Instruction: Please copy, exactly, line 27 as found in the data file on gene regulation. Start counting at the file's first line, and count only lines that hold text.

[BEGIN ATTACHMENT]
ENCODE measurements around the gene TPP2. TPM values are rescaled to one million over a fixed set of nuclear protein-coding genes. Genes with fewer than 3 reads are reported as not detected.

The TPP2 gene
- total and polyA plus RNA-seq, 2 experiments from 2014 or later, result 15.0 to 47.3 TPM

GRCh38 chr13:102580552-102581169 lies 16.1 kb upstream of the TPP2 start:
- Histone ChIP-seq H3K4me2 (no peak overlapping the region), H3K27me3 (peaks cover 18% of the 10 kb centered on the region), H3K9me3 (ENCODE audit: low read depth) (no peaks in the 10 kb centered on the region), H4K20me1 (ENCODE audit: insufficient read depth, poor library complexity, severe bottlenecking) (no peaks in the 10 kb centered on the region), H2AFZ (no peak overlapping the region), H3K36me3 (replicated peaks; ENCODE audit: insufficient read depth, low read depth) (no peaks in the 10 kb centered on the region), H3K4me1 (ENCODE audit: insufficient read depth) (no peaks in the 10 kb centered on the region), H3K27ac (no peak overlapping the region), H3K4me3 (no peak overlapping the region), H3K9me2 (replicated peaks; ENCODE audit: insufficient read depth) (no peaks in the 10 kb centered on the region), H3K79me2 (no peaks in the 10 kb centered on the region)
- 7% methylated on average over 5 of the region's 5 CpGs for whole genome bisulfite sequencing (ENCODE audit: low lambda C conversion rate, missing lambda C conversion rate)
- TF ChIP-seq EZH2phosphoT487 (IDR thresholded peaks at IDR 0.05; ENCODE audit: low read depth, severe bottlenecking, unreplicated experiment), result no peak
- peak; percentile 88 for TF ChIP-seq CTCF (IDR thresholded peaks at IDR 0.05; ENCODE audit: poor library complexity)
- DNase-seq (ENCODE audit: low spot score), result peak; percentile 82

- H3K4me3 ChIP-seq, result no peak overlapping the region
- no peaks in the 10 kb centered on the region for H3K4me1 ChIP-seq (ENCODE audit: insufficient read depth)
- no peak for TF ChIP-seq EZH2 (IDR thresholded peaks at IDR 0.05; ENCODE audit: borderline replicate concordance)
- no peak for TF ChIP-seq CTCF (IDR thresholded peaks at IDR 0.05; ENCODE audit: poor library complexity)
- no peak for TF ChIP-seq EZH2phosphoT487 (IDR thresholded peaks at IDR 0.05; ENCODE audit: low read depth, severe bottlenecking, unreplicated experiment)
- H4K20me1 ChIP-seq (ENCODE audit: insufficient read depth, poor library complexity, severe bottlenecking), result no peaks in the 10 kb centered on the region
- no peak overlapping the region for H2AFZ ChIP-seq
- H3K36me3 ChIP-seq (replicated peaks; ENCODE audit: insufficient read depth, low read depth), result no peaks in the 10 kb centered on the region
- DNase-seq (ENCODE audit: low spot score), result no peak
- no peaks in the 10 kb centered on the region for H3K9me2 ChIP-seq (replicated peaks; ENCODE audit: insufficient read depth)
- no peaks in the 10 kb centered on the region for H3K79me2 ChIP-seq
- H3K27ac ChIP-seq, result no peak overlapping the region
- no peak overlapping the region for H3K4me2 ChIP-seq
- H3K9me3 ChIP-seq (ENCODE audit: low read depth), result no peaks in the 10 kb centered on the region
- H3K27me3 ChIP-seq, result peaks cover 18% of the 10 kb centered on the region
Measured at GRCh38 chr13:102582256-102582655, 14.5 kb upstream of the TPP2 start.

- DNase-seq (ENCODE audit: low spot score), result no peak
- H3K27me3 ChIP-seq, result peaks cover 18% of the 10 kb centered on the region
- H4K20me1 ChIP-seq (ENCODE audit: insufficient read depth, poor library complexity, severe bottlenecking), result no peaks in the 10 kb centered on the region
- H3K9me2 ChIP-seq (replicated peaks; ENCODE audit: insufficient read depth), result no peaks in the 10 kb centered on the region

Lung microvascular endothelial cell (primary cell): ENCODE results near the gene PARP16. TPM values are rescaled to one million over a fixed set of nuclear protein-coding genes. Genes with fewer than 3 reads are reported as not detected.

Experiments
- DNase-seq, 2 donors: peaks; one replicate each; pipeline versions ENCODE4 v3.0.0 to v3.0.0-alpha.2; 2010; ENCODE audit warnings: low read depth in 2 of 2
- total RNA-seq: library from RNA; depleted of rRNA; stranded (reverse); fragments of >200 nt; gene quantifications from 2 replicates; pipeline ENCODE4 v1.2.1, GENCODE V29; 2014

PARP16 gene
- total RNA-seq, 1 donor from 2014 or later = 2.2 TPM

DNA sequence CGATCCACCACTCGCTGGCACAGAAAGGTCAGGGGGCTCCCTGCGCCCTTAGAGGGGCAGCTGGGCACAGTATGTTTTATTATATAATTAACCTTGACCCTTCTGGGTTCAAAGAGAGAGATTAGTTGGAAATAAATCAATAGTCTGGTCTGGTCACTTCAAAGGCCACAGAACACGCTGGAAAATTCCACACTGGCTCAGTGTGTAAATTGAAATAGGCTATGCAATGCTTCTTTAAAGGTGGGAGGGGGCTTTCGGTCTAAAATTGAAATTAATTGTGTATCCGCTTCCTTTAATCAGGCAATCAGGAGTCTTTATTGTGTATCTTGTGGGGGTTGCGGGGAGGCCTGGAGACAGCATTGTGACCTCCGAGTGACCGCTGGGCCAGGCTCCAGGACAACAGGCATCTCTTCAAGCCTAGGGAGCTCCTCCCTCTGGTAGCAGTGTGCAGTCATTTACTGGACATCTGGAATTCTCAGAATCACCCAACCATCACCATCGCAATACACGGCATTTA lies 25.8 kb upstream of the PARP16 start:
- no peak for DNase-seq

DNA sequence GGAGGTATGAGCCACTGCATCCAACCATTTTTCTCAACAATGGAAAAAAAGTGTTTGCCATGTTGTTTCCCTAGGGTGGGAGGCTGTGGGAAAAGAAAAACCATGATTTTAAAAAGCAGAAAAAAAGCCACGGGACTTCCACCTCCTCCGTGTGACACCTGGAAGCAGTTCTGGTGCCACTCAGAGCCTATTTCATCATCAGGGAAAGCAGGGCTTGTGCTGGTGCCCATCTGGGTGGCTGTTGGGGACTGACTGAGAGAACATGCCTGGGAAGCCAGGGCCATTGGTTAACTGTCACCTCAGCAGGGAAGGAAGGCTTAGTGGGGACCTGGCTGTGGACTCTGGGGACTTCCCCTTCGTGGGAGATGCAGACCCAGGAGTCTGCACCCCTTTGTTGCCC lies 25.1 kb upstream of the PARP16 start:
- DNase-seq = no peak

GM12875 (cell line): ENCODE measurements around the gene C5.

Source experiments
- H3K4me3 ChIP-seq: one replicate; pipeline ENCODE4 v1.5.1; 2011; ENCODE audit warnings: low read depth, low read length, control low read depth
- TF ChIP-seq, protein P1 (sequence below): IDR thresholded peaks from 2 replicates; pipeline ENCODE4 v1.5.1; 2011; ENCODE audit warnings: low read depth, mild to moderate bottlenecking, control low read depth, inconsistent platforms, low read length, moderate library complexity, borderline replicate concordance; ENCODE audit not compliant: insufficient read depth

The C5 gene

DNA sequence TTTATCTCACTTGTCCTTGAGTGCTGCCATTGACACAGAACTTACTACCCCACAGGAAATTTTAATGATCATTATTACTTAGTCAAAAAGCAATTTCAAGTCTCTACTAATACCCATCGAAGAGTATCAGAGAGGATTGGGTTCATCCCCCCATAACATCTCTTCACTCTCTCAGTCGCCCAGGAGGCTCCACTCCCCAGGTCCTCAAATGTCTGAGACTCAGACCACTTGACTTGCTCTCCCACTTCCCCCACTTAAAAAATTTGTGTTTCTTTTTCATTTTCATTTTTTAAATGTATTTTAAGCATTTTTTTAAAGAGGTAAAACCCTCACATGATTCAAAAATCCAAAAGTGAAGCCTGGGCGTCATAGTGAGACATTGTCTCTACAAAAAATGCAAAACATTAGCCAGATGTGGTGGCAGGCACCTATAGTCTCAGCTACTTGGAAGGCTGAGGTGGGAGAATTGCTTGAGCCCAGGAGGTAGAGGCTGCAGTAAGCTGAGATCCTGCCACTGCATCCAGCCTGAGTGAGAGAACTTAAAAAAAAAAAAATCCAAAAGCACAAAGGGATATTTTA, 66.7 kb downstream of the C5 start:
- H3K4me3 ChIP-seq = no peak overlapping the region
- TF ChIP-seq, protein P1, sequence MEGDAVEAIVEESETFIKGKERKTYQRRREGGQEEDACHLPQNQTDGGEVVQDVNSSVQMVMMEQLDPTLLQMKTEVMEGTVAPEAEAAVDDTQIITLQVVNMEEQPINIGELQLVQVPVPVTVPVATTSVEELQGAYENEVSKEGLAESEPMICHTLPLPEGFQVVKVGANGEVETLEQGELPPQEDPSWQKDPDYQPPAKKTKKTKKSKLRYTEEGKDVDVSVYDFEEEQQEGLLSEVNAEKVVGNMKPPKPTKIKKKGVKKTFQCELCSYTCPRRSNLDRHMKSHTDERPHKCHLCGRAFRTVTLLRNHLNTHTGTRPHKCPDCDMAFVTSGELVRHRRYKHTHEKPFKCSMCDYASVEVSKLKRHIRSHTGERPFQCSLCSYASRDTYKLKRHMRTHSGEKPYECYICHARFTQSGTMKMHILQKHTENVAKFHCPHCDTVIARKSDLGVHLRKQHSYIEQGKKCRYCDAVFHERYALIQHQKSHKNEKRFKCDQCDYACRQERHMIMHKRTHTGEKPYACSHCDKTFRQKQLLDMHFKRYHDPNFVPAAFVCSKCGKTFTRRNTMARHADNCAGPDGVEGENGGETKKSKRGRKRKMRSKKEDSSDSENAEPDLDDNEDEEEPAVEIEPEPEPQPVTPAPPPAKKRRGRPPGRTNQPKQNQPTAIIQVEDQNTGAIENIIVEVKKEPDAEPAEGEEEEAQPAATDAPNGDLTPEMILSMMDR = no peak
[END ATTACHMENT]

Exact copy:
- H3K27me3 ChIP-seq, result peaks cover 18% of the 10 kb centered on the region